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What to Consider When Buying a String Trimmer

by Debra Karplus


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Whether you call it a string trimmer, edger, weed-eater or a weed-whacker, you've probably had a love-hate relationship with yours for years. Your 12-year-old electric string trimmer that cost about $30 when you bought it does an exemplary job edging the lawn and trimming weeds in hard-to-reach places, such as around pathways in the yard. The motor on it seems to work fine, too. But every time you need to make the string longer, you "wrestle" with this machine, unplugging it and then unscrewing the strong roll to make it exactly the length you need. You'd made a promise to yourself that when it was time to replace the string, costing about $7, you would consider buying one of the newer models that is easier to operate. Well, it's time to buy a new string trimmer.

Before heading to the big box store, discount store, garden shop or hardware store, look online to see what is available and read customer reviews, especially the one- and two-star reviews. Read details about the trimmer regarding its size, weight, and capabilities. Jot down features and models that look desirable. Then go shopping in a place where you can see and hold the actual trimmers.

Today's trimmers are easier to operate and not really any more expensive than the older models.

From appearances, string trimmers seem to be exactly like the older models, but there are now a few more desirable features. Plus, the ergonomics of using them is notably better. Before buying one, you should try holding the trimmer in the proper position and see if the length and shape of the handle are the right fit for you. Also, make note of where the plug is located. Admittedly, experimenting with the size of the trimmer for a couple minutes at the store is very different than trimming in your own backyard on a very hot day for a 30-minute stretch or longer.

Electric, cordless or gas: Which is best for you?

If you already have a string trimmer, this decision may not be so difficult. Decide what you like or don't like about your current string trimmer and you can easily narrow your choices of trimmers and make a quick purchase. However, for first time buyer of a string trimmer, your first decision is how the machine will be powered.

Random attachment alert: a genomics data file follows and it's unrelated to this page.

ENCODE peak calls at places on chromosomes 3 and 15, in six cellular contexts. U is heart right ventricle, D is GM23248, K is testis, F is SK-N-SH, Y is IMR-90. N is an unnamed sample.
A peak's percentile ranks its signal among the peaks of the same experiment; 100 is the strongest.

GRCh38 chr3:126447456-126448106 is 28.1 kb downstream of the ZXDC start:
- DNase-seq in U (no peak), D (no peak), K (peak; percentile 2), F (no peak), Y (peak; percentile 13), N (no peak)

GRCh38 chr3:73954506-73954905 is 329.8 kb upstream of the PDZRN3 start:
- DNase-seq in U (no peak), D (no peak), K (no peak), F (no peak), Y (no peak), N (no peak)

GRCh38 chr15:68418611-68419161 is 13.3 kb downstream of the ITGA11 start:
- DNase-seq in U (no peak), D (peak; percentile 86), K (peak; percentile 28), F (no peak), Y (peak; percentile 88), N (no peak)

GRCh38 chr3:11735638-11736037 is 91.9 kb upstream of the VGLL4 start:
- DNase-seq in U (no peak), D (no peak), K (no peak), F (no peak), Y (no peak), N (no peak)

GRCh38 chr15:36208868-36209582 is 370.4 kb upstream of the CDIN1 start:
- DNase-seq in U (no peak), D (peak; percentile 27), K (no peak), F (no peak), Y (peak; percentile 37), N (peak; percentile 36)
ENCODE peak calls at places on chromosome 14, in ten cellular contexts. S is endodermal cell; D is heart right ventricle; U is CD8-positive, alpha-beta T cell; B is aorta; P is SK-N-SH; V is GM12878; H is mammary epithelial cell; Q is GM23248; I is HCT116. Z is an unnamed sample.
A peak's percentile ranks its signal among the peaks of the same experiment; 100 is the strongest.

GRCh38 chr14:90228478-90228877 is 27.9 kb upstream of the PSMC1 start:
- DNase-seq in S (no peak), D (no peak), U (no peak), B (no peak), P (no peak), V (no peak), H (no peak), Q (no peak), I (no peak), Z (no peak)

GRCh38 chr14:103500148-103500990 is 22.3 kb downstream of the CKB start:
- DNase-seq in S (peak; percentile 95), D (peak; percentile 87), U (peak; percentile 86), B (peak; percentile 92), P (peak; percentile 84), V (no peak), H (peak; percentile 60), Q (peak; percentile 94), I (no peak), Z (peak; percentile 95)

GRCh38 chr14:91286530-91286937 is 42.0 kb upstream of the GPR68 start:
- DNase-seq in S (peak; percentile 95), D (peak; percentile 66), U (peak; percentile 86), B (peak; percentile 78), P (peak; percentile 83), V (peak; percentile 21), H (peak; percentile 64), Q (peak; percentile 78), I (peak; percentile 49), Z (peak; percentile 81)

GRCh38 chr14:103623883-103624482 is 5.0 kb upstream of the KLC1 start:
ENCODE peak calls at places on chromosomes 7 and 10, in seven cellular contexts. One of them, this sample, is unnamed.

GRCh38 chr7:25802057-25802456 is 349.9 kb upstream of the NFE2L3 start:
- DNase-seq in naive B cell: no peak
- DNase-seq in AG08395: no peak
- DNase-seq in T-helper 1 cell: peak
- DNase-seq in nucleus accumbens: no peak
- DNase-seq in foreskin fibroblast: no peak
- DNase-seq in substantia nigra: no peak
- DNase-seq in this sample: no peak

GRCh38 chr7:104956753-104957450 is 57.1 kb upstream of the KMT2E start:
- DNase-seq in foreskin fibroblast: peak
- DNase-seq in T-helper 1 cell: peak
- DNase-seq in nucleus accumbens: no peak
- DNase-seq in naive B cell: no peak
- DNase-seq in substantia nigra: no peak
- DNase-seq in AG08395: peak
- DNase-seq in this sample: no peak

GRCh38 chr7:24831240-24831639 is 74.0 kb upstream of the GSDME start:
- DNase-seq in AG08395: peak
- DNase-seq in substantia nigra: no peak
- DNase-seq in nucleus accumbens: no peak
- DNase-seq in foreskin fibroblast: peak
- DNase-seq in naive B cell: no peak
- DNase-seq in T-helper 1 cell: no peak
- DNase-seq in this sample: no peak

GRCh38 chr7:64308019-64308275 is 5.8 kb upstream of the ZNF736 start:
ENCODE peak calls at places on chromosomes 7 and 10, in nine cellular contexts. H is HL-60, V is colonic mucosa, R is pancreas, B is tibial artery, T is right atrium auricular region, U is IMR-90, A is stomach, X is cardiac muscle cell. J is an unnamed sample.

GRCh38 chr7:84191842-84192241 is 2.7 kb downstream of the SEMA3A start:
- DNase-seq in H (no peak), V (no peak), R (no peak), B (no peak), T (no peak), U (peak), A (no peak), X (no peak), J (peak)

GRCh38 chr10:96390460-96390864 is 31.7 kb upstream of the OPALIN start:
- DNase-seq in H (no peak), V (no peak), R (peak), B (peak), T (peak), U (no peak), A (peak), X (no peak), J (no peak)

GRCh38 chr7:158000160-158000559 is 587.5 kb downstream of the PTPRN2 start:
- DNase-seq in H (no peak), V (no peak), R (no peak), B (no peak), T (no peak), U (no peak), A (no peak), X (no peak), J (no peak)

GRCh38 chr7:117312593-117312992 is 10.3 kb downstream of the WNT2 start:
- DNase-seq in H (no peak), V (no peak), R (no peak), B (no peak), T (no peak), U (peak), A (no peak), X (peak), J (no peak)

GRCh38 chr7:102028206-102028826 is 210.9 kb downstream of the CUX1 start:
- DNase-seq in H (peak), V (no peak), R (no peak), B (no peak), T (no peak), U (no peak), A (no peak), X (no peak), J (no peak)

An electric string trimmer is typically the least expensive type of trimmer, costing approximately $30 to $50. The lower end models have that same manual feed on the string as your old trimmer, but for a few extra dollars, you can buy bump feed or, better yet, automatic string feed. It's definitely worth the few extra dollars to get the auto feed feature.



If you have never used one before, remember that you will be dragging a long extension cord around your yard as you trim, forever trying to avoid whacking the cord and possibly causing an electrical short. Check the amperage on the trimmers; models with only 3.5 amps may be powerful enough for your average size yard. Many are as powerful as 7.5 amps. You pay more for these models and may simply not need so much amperage. Also, check the size of the base. You may not need as large as the 16-inch models. A 12-inch model may be adequate.

If you don't mind frequent charging of the lithium battery, one of the newer cordless models may be perfect for you. Expect to pay between $60 and $100. Expect about 25 to 60 minutes out of a charged cordless string trimmer.

For a price, gas string trimmers give you the most freedom with your yard. Expect to pay about $150. Remember that these trimmers weigh more because they are heavier and because of the weight of the gasoline. If you are a petite female, this may simply be too much machine for you.

Before you pull out your credit card to purchase your new string trimmer, ask a knowledgeable sales person about the string refills, specifically about how much use you can expect from one roll, the cost of a replacement string refill, and the ease with which to install it. Your new string trimmer can help to maintain a well-manicured yard for many years if you take the time to thoroughly explore your options when shopping.


Debra is an occupational therapist, accountant, teacher and freelance writer. She is a writer for Advance for Occupational Therapy Practitioners. She also writes for Grand Magazine, has some items (fiction and non fiction) selling on Amazon.com (kindle), has written several travel articles for the Champaign-Urbana News-Gazette and several articles for freelancewriting.com and volunteers as a money mentor for the University of Illinois Cooperative Extension money mentoring program. Learn more about her at DebraKarplus.blogspot.com.

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